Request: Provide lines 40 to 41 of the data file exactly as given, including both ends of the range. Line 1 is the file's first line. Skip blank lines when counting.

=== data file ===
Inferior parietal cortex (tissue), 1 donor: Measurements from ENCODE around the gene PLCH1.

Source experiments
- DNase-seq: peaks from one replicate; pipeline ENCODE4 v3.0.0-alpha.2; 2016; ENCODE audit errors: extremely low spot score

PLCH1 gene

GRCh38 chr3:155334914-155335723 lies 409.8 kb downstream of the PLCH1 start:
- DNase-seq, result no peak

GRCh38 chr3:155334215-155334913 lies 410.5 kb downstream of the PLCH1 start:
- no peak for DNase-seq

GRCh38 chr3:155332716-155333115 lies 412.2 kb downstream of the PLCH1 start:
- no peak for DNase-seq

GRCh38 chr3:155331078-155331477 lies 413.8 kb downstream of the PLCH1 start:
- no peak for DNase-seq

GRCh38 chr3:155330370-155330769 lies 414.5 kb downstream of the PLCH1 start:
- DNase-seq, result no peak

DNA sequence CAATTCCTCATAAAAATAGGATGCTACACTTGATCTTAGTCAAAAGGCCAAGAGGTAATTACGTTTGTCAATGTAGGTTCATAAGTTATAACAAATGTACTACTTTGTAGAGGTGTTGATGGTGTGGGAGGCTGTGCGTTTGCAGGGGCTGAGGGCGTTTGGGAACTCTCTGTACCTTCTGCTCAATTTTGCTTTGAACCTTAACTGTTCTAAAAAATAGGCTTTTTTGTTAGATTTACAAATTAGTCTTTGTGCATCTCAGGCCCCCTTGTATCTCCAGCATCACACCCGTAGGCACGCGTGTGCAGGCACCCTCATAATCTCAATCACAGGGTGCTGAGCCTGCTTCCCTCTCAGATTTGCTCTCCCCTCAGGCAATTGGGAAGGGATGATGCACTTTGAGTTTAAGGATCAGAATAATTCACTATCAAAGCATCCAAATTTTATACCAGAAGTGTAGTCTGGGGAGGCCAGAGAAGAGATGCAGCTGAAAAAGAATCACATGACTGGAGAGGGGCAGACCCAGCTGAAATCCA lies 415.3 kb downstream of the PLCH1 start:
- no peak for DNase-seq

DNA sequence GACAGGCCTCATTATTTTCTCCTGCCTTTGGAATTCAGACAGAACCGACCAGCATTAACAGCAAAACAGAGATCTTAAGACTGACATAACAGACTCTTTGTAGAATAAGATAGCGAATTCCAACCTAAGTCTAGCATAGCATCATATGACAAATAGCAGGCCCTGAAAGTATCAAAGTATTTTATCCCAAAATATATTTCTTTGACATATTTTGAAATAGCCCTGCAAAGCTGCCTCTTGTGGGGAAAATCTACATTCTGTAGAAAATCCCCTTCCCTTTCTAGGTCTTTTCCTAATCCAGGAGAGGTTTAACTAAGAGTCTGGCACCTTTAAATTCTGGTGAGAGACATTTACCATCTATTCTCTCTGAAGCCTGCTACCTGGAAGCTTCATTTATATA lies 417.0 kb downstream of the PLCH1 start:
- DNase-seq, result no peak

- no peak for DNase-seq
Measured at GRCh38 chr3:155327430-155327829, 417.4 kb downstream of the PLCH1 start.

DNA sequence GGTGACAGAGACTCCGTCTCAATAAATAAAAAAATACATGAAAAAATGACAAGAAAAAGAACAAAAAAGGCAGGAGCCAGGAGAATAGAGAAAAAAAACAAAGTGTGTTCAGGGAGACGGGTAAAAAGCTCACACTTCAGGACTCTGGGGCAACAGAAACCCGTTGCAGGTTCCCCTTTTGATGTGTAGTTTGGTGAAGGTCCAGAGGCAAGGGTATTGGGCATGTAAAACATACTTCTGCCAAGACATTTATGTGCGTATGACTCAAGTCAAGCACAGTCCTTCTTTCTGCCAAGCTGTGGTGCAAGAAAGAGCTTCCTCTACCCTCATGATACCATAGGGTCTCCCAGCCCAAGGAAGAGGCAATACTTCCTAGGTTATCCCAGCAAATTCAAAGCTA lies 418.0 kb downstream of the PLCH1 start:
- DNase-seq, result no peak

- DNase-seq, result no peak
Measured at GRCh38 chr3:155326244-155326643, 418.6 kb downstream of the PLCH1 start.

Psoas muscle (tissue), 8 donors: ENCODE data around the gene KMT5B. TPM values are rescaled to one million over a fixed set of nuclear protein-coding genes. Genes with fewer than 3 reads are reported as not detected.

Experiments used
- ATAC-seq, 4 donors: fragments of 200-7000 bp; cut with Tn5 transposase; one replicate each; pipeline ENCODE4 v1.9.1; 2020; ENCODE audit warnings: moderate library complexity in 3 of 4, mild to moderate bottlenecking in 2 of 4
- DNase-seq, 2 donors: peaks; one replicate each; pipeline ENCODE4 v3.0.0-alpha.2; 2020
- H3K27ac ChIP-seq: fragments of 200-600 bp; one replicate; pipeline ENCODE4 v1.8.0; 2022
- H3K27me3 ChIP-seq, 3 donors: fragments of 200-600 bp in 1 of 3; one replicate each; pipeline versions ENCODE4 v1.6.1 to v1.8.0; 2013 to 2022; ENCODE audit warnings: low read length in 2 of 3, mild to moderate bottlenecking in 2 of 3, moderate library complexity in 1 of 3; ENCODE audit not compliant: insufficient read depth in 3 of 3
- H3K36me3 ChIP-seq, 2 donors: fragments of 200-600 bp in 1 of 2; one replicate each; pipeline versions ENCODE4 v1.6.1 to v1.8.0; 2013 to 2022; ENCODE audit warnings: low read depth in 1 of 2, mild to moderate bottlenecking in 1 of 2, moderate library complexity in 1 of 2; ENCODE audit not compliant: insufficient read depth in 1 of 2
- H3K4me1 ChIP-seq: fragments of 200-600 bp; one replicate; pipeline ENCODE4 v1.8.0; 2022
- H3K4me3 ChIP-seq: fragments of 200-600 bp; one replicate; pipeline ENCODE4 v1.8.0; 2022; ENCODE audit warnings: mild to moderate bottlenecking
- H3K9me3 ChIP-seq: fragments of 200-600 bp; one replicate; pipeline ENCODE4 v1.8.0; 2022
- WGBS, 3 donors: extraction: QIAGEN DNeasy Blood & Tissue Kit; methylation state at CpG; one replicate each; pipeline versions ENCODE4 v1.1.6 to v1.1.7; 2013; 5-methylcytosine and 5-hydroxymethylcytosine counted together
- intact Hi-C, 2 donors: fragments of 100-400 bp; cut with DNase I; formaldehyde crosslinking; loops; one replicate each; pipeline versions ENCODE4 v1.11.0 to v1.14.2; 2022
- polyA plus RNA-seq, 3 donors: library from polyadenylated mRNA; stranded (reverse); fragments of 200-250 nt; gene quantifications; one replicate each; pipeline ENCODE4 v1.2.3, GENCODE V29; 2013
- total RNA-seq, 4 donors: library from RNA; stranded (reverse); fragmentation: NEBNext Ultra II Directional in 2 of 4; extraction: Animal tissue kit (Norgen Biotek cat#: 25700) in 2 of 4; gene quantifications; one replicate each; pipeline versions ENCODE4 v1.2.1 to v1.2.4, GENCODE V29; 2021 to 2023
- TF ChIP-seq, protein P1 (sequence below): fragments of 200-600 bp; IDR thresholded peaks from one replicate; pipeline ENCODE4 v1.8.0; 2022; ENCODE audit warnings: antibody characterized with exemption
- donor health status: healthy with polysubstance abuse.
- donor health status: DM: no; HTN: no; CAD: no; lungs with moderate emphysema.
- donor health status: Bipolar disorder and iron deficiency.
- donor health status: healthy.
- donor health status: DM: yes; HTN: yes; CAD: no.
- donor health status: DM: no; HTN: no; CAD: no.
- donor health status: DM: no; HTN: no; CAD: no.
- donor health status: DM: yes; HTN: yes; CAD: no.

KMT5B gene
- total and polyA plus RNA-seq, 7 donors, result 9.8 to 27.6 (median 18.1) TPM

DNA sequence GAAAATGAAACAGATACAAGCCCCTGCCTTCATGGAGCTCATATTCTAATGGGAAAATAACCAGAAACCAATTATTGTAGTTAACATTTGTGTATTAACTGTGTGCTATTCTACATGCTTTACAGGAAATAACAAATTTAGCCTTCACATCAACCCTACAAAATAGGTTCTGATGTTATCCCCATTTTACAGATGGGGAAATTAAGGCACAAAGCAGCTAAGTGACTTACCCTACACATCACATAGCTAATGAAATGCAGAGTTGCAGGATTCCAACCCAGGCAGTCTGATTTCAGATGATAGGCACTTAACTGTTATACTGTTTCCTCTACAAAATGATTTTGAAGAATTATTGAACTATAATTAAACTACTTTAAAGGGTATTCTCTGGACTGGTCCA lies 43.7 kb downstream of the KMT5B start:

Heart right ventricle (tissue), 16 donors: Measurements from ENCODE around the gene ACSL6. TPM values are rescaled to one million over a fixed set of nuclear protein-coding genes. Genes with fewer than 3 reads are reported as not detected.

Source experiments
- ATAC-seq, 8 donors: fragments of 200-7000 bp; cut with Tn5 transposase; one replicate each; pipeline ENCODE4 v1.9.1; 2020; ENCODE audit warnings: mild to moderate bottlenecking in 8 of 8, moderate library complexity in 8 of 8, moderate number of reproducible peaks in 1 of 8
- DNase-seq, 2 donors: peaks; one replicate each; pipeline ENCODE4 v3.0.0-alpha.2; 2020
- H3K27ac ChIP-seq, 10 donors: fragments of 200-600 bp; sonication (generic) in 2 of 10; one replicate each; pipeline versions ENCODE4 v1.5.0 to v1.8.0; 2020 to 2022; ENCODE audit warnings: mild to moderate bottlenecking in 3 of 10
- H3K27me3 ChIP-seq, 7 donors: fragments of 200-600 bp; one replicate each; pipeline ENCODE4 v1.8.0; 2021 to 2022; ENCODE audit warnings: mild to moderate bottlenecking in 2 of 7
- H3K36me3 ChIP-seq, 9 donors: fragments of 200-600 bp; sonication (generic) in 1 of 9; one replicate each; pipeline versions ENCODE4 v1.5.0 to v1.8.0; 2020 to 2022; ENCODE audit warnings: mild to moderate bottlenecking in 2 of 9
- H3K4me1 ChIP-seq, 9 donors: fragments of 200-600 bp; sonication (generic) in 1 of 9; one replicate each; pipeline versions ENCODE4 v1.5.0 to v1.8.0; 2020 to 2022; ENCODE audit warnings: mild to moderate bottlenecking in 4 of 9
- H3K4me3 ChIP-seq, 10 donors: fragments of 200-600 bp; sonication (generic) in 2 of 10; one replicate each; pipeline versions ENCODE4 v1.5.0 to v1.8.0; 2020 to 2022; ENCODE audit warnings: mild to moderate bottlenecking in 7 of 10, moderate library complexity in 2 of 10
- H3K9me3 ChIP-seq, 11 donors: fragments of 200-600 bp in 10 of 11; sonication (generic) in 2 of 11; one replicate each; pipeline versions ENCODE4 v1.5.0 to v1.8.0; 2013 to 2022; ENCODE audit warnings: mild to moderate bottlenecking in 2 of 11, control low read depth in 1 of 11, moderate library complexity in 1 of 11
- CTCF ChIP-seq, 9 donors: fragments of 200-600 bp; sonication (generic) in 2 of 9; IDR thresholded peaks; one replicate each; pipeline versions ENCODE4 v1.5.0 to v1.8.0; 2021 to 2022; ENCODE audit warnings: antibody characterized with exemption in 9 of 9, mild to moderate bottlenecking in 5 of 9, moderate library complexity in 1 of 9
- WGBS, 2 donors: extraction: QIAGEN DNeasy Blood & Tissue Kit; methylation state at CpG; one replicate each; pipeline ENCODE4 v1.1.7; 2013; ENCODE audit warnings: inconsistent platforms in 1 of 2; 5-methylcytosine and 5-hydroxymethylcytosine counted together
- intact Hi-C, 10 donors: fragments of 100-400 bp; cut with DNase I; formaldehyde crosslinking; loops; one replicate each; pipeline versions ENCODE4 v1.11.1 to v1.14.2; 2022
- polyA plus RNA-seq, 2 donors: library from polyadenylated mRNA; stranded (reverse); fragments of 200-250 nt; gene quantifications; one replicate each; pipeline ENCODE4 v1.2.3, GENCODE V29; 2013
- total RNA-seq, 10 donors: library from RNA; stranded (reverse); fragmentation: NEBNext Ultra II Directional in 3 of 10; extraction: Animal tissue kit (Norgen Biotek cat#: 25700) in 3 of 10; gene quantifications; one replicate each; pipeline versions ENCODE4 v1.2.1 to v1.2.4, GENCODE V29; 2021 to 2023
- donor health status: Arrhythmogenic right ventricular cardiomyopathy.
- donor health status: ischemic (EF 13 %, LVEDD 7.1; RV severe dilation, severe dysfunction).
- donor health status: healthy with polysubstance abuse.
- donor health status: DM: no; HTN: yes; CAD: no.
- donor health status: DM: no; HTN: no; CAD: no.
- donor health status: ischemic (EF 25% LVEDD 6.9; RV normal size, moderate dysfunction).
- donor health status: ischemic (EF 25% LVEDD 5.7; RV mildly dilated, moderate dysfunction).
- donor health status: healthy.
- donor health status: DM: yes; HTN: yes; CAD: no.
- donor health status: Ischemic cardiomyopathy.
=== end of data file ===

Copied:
- donor health status: healthy with polysubstance abuse.
- donor health status: DM: no; HTN: no; CAD: no; lungs with moderate emphysema.